- Develop a way to prioritize.
It’s going to happen. At some point, you’ll have a list of mission-critical functions that need resources, but not enough to go around. That’s why you should prioritize from the beginning. Think about how some functions are interdependent so they must be lumped together. First, consider what is absolutely necessary to stay up and running.
- Choose your third-party carefully.
In any industry, there will be lots of business continuity service providers. When selecting a partner to facilitate your mailings when your operations are interrupted, there are a few basics you should think about:
- Where are there locations? Are they too close to you? This could be a problem in terms of weather-related incidents.
- What is their accuracy rating? While numbers in the 99 percentile seem impressive, remember that a 99.6% accuracy on 1,000,000 mailings leaves the company with 4,000 errors.
- Do they comply with all the regulations necessary for your business (state, federal, or industry compliance)?
- What type of equipment do they use? Is it the same or better than yours? Do they incorporate all the functionality you need?
- Set clear expectations.
These expectations aren’t just internal, as many companies will depend on third parties in their business continuity plan. If you currently run your print and mailing in-house but work with a third-party for business continuity, what’s your expectation of them? Your expectations should be set in the contract. You should know exactly when you can expect the vendor to start work on your jobs. Be sure you feel confident in the timeframe they’ve provided.
- Plan for what’s most likely to happen.
Anticipation is the leverage you can have against disruption. Depending on where your company is located, it may be more inclined to a flood versus an earthquake. Consider what has happened in the past in the region when planning. Beyond weather and natural disasters, think about the physical location of your equipment and why it may become compromised. It could be as simple as planning to move locations. If you moved all your print and mailing to a new space, you’d probably be down a few days. Although not a “disaster,” this still causes business disruption.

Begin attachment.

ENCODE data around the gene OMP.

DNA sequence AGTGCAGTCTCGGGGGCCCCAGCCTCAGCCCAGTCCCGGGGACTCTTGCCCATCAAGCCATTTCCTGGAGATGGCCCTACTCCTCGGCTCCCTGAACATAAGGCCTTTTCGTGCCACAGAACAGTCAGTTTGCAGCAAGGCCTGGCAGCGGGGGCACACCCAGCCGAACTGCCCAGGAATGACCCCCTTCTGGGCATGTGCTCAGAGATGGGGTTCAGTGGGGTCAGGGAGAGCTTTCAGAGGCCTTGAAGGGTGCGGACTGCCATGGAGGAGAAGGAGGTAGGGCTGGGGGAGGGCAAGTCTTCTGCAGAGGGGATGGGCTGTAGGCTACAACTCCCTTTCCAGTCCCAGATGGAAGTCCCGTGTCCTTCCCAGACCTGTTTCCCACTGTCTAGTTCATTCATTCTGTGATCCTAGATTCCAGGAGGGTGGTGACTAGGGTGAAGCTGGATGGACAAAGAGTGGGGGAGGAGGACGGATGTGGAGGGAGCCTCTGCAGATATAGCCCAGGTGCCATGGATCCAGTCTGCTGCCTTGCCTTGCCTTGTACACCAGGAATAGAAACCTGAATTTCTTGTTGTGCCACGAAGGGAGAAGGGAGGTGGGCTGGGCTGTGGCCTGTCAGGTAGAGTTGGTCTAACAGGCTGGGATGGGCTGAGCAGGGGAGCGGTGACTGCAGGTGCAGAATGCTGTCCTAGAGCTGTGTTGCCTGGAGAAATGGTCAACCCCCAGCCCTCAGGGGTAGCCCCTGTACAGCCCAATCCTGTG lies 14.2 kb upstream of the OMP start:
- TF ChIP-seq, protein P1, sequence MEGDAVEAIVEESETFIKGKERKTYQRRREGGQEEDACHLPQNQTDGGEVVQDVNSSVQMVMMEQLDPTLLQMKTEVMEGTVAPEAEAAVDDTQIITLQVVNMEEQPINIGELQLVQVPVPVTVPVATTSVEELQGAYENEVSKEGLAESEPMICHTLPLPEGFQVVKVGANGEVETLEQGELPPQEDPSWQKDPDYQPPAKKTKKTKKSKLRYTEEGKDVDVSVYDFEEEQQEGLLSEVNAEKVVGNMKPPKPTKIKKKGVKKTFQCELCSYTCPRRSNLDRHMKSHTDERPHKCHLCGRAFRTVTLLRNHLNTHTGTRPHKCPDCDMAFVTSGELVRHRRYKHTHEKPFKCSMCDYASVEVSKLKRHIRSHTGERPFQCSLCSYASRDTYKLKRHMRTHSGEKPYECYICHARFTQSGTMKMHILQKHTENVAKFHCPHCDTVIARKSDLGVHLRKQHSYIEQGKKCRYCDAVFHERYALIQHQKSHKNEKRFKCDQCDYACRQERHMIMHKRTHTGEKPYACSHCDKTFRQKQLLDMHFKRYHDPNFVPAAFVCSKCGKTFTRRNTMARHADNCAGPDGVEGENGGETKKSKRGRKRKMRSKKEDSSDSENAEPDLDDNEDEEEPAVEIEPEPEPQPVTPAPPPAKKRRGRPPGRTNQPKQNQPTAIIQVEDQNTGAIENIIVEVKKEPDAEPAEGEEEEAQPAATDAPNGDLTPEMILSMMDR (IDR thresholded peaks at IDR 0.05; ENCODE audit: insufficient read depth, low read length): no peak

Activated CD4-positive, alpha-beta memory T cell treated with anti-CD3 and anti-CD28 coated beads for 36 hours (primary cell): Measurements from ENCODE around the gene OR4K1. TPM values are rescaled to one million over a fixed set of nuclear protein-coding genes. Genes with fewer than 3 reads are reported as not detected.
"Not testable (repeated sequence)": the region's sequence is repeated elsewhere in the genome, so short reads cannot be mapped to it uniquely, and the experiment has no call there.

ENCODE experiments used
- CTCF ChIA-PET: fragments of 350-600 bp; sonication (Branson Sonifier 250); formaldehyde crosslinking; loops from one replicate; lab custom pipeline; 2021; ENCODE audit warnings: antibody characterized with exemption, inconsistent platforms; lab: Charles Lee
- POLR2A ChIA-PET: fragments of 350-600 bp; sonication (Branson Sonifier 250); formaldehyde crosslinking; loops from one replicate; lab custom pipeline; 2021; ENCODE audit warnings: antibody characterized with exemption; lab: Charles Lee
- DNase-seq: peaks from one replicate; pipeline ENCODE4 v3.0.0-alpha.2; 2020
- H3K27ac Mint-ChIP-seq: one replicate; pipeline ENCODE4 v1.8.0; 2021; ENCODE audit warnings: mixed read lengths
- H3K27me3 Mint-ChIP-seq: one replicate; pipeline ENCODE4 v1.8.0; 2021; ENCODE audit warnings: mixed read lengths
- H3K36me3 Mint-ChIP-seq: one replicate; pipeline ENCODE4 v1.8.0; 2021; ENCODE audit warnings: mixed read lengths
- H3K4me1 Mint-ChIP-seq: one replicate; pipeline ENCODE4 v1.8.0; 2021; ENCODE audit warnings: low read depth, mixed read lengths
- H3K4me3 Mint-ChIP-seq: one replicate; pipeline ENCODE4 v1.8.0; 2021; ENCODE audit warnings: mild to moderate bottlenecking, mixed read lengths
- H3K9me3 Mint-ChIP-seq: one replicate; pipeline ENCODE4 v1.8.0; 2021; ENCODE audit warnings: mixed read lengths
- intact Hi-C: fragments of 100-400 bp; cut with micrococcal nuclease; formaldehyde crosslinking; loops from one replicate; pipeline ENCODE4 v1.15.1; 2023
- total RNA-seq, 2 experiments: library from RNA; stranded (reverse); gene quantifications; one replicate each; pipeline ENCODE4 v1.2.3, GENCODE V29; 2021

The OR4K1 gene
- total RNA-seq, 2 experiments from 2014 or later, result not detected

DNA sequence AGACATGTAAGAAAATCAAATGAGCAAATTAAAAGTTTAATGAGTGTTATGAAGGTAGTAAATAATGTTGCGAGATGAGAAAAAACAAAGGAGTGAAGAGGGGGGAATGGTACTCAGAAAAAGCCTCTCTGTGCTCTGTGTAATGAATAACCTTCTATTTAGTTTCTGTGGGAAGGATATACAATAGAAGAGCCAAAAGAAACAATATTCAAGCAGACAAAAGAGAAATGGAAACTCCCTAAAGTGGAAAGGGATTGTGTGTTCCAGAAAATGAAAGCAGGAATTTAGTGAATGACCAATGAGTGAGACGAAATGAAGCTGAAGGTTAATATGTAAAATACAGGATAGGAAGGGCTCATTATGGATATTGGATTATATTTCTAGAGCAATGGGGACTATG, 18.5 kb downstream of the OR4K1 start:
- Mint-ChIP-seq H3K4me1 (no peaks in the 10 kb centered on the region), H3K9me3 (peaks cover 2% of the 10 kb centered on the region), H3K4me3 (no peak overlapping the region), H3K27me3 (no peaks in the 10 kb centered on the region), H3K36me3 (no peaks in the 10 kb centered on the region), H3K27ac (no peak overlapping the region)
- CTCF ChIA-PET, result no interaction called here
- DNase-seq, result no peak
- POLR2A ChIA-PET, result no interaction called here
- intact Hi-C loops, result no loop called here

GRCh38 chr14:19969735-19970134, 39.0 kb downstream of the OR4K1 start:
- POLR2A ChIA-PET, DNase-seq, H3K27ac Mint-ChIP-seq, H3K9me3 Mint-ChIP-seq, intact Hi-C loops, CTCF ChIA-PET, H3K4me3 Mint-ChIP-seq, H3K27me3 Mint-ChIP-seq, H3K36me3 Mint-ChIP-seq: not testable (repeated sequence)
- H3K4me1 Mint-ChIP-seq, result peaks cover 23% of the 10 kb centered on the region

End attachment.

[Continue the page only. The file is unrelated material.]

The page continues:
- Define roles and accountability.
In the time of an emergency, it’s best that everyone already knows their roles. It’s not the time to appoint others. Ensure your business continuity plan determines who within your department will be responsible for such actions like contacting your vendor, rerouting data, or other steps necessary to turn over print production.
Be Prepared for Anything
In the end, business continuity is about being prepared for anything. It can be overwhelming to consider every item that needs to be checked off. But we’ve made it a bit easier for you. Because we help thousands of companies with their disaster recovery of print and mail production, we’ve put together this handy Disaster Recovery checklist. Use it as a guide to develop or revise your plan for keeping your operations running.